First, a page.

Newcrest Mining (ASX:NCM) is the ASX’s largest goldminer and one of the world’s largest by market capitalisation and gold reserves. Unfortunately it not only has a particularly poor record of operational problems and production downgrades but is also controversial.
The ‘first strike’ against the remuneration report at the recent AGM occurred after shareholders protested at chief executive Sandeep Biswas’ base salary, which is larger than that of the chief executives of BHP Billiton and Rio Tinto. It was a sign the board does not understand the expectations of shareholders.
Newcrest was also recently fined $1.2 million for a breach of the disclosure provisions of the Corporations Act and currently faces a class action by shareholders disgruntled by the ASX announcement of June 7, 2013, when Newcrest:
- Downgraded its fiscal 2014 gold production forecast
- Wrote off all $3.8 billion of goodwill on its balance sheet
- Impaired the book value of its mining operations by $2.2bn
- Said it would not pay a final dividend for fiscal 2013.
Similarly, Newcrest’s record of financial underperformance does not inspire confidence.
Return on equity has been positive in only two of the last five years (brown box above). Asset writedowns and restructuring costs (after tax) of $6.2bn and $2.7bn in the last two years caused losses (red), and no dividends were paid in the last financial year.
New chief executive Sandeep Biswas started in July. Can he turn Newcrest around?
Newcrest’s key assets are Cadia and Lihir, two of the world’s 10 largest known gold deposits. This gives Newcrest a long reserve life relative to peers and should be a competitive advantage.
There is no doubt Cadia is a world-class asset. Its all-in sustaining cost for the most recent quarter was $207/oz. With the gold price above $1,100/oz, we can see the significant cash generation potential of this asset, with room for production growth and further cost reduction.
In contrast, Lihir’s production performance has disappointed, largely reflecting its technically difficult location and mismanagement of risks and problems.
Lihir has been in production for 17 years and is still problematic, implying the problems are semi-permanent. There are no easy fixes.
While there was improvement in total gold production (up 14 per cent) and cost reduction (down 24 per cent) in fiscal 2014, our take is that substantial uncertainty remains around Lihir’s future volumes, costs and cashflows. Management is vague on the timing of and steps towards improvement. Further capital investment could be required.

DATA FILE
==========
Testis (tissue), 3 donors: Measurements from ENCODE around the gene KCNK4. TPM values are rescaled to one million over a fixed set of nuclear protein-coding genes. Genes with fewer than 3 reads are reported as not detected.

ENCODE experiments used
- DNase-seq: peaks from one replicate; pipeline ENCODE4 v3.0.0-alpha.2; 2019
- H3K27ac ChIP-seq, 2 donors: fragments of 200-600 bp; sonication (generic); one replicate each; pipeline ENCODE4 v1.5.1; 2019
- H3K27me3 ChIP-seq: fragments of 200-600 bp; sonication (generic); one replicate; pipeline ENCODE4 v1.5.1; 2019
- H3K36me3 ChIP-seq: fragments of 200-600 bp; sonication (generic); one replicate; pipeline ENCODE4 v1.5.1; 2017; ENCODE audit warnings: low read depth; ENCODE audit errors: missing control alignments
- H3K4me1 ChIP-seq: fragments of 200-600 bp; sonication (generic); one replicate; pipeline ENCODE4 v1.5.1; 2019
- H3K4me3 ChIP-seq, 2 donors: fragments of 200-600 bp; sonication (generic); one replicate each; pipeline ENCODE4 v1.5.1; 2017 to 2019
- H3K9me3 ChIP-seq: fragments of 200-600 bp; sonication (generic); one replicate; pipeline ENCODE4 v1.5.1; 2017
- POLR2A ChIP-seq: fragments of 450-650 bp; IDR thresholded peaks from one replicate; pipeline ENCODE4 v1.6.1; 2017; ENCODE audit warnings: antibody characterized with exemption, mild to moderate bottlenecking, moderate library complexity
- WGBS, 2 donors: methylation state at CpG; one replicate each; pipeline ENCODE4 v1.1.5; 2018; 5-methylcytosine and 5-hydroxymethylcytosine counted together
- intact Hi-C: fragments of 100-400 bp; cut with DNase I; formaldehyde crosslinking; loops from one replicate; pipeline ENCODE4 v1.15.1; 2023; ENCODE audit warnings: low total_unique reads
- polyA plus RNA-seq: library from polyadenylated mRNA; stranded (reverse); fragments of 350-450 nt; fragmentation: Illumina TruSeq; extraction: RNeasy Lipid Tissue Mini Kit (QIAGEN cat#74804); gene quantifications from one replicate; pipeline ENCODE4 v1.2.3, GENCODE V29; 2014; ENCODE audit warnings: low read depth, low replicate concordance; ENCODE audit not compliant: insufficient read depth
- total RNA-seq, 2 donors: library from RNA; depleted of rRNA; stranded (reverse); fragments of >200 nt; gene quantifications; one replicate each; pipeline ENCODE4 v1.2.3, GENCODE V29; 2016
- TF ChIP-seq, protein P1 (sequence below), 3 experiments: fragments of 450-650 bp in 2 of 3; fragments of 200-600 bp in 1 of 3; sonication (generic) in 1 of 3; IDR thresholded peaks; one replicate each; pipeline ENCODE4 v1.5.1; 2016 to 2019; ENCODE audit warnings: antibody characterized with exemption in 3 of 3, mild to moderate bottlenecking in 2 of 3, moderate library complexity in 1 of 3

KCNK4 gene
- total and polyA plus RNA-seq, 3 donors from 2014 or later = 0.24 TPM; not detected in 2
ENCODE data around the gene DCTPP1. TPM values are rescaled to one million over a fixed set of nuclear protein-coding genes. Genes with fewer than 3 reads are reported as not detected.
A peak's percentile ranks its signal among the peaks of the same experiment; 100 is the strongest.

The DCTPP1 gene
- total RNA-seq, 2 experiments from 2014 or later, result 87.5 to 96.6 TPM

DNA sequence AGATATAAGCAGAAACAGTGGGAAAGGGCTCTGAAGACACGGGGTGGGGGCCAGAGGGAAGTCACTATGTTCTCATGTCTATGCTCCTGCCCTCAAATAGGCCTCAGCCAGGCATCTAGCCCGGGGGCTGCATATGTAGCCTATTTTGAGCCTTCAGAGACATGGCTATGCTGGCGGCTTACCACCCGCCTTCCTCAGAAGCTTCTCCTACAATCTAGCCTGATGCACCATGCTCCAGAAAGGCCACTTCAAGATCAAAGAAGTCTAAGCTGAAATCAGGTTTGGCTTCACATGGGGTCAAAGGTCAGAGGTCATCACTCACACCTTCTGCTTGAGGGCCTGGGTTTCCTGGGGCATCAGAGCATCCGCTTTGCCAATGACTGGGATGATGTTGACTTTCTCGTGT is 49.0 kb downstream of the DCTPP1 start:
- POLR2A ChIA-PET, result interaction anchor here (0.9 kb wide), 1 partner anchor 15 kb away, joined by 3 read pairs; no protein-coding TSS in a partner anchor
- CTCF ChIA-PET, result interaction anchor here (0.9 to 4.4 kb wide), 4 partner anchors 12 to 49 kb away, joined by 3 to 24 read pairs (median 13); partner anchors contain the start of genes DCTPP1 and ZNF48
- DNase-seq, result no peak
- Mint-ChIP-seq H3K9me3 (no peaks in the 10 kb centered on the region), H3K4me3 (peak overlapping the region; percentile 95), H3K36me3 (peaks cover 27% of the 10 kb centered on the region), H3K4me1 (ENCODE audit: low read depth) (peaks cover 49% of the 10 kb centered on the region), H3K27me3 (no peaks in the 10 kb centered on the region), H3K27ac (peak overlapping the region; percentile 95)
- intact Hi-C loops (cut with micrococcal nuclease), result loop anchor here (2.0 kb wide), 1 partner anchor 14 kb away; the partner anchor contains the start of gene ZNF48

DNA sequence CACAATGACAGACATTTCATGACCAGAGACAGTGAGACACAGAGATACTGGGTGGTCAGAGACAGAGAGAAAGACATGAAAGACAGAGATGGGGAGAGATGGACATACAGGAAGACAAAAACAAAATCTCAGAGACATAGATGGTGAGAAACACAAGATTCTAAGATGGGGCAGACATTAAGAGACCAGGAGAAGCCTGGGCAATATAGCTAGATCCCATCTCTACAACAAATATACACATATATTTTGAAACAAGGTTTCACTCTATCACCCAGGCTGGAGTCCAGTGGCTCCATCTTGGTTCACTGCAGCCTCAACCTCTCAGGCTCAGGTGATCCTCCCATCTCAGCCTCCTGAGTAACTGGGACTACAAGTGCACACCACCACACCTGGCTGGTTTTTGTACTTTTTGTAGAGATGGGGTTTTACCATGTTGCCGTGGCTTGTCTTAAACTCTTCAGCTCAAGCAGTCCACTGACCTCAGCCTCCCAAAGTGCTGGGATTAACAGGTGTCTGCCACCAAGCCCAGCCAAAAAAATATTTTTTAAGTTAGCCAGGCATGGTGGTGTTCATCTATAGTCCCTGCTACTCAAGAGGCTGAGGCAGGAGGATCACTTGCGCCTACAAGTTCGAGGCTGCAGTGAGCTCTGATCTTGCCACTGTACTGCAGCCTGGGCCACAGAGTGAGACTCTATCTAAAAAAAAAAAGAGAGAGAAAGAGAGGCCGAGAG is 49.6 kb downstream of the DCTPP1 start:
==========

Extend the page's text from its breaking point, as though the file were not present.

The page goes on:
This brings our attention to the higher than desirable debt levels (for a goldminer) with net debt to equity at 52 per cent. Should the volatile, unpredictable gold price fall precipitously, this might see Newcrest resort to a dilutive equity raising.
Gearing has trended higher due to the conjunction of fluctuating operating cashflows, reflecting the lower gold price and poor production performance, with major investment (over $4 bn) in Cadia East and the Lihir processing plant.
Both investments are now largely complete and should become free cashflow generators. Newcrest turned free cashflow-positive in fiscal 2014 for the first time in three years.
The intention is to use free cashflows to retire debt and eventually return to paying dividends. Newcrest repaid $US100m of debt on schedule in the September quarter, with the gold price at US$1,200/oz.
Newcrest can cover upcoming debt repayments scheduled over the next few years as long as the gold price remains above this level. At the time of writing, the price had fallen to US$1,195 on the strength of the US dollar.
Historically, there has been a fairly strong correlation between the US dollar and gold prices, though it is not perfect and there have been periods when both have rallied.
The safest course is to understand it will be harder for gold to rally in a world of US dollar strength, and Newcrest is at risk of an equity raising if the gold price keeps falling. Increased gearing and a writedown of Lihir’s book value could also occur.
Ultimately, Newcrest remains mainly a play on the gold price and, therefore, a cyclical or speculative trade only. To own the stock, you need to be bullish on the gold price.
We adopt a moderate required return of 14.5 per cent (red below), reflecting operational uncertainty and gearing levels. We would need to see progress on debt reduction in outstanding debts to adopt a lower RR.
Figure 2 – Newcrest’s Future Valuation
Our forecast sustainable return on equity of 6 per cent is marginally above consensus (green) and still we can only justify a $2.20 valuation -- dollars below the share price. We could adopt a ROE of up to 14 per cent, which is way above sustainable profitability, and Newcrest would still be overvalued.
Everything needs to go right for Newcrest -- gold price, currency, production and costs -- just to justify the current share price. On the probabilities, it looks seriously overvalued.
By Brian Soh and David Walker, Equities Analysts. StocksInValue provides valuations and quality ratings of 400 ASX-listed companies and equities research, insights and macro strategy. For a no obligation FREE trial, please visit StocksInValue.com.au or call 1300 136 225.